Poultry line speeds refer to how many birds per minute (bpm) are processed. Learn how line speeds are determined in the U.S.
This COVID-19 (coronavirus) resources page from the National Chicken Council provides business and government information, top-tier media coverage, and answers to frequently asked questions about COVID-19, as it pertains to the food and poultry industry.
Chicken is an excellent low-calorie and low-fat source of high-quality protein that provides important nutrients throughout our lives – from pregnancy through our later years. Here’s how chicken powers your body, from head to toe…
Many studies have found that including lean chicken as part of your eating pattern can lead to a reduction in “bad” LDL cholesterol and total cholesterol, as well as less risk of heart disease.
Do not wash chicken before cooking it. You put yourself and those around you at risk of illness when you wash or rinse raw poultry before cooking it.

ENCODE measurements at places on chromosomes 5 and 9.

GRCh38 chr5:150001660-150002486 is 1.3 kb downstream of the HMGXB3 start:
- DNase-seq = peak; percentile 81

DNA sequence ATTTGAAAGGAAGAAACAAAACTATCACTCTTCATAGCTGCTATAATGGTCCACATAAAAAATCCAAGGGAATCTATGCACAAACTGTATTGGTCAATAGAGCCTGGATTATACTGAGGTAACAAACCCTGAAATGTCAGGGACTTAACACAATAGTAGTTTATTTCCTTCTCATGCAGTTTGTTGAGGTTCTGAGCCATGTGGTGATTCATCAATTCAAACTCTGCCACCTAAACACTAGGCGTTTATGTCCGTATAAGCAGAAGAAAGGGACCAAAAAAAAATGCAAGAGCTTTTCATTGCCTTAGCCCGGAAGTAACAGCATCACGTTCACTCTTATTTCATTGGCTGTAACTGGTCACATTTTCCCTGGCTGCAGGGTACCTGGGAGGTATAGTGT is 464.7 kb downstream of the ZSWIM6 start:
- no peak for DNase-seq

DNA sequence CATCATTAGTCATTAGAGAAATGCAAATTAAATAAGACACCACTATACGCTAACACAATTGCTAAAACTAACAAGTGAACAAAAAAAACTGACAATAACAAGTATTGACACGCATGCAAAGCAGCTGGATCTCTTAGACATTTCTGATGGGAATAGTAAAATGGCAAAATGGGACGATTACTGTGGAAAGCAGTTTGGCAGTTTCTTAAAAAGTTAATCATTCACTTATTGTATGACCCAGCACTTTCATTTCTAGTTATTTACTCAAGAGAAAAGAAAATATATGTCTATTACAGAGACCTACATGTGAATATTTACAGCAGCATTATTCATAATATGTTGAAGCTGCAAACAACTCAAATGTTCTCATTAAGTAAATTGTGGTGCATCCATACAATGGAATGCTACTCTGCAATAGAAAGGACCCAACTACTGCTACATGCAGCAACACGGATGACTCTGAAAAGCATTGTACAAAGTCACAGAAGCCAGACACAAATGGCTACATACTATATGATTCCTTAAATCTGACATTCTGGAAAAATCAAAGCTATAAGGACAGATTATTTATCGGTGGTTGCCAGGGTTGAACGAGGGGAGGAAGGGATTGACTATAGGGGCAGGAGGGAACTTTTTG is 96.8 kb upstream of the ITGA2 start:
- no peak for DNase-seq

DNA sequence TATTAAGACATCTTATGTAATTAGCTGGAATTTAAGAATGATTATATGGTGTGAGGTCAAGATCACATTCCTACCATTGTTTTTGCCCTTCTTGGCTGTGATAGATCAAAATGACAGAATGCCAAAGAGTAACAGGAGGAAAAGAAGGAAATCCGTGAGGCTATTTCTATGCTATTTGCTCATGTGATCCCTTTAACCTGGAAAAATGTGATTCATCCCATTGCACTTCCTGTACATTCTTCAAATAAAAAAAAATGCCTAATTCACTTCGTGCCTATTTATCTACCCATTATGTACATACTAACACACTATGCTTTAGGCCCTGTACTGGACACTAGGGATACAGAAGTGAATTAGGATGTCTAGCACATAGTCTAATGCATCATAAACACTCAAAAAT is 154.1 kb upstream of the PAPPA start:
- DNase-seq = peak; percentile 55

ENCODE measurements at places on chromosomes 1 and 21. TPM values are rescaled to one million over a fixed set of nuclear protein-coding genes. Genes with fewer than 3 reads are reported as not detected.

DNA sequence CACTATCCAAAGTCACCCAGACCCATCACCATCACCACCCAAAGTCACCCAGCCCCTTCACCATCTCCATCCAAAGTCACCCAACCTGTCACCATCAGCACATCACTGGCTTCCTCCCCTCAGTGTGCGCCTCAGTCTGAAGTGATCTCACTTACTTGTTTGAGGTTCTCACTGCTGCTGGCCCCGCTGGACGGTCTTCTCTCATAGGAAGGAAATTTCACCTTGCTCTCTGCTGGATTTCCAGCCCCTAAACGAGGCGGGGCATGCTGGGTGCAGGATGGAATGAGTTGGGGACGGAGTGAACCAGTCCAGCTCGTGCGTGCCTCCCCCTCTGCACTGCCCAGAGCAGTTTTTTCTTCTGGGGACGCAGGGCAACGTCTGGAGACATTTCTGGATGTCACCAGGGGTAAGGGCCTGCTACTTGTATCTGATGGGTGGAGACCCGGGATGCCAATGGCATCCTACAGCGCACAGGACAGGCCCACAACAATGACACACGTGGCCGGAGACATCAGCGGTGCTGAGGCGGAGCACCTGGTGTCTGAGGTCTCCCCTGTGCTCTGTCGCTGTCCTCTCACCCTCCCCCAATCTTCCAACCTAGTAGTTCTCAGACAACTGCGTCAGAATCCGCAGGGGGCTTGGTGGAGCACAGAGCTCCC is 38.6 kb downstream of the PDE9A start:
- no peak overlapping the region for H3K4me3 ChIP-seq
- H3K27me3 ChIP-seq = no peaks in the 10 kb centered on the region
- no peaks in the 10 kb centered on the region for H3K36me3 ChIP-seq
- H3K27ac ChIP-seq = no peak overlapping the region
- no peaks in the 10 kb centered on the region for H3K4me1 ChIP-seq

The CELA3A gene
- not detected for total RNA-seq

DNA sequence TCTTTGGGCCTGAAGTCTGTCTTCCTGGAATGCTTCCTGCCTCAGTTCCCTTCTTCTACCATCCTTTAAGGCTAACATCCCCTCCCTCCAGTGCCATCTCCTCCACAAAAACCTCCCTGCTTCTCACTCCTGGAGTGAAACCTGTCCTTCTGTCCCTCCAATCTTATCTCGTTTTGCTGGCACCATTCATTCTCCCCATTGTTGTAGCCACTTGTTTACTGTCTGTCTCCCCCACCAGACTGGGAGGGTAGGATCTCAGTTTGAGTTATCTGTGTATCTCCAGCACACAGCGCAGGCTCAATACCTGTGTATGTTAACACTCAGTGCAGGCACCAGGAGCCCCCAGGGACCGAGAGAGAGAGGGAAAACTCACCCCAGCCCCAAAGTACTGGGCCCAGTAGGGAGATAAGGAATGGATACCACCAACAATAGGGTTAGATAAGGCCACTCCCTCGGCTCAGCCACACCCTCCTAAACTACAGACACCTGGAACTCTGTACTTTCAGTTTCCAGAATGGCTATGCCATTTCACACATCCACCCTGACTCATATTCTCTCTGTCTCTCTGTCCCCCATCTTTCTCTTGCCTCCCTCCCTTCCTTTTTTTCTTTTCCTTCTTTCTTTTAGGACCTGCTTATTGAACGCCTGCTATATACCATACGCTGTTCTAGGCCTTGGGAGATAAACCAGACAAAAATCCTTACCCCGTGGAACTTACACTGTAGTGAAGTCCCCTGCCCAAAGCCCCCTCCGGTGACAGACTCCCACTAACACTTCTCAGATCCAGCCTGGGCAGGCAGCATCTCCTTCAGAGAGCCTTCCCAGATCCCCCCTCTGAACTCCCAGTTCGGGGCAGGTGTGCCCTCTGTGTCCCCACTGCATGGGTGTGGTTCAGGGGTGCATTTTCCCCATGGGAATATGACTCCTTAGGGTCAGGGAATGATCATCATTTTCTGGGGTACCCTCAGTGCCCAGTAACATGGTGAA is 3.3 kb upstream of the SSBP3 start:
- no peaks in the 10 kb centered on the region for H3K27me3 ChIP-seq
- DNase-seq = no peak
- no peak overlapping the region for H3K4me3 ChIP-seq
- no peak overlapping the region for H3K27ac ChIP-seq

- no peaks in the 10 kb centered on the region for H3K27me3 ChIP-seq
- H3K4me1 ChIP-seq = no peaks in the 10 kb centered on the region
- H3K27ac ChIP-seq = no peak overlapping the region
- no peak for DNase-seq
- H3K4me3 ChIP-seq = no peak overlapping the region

Are plant-based proteins healthier than chicken? Current research does not suggest that plant-based proteins are healthier or better for the environment than chicken.
Curious about how much chicken you should eat? The 2015-2020 Dietary Guidelines for Americans recommends the average person eat 26 ounces of poultry (including chicken) per week.
What’s the healthiest way to prepare chicken? Find out the best ways to prepare chicken from the nation’s leading health organizations.
Chicken is an excellent source of protein that provides key nutrients. Find out how much protein is in chicken and the importance of protein in your diet.
The totality of research on eating poultry, including chicken, suggests there is no link between eating poultry and cancer risk. The totality of research also suggests that as you eat more poultry, your risk of cancer goes down (i.e. poultry is moderately protective). In fact, many studies have found no or a moderately protective link between consuming poultry and risk or progression of various types of cancers.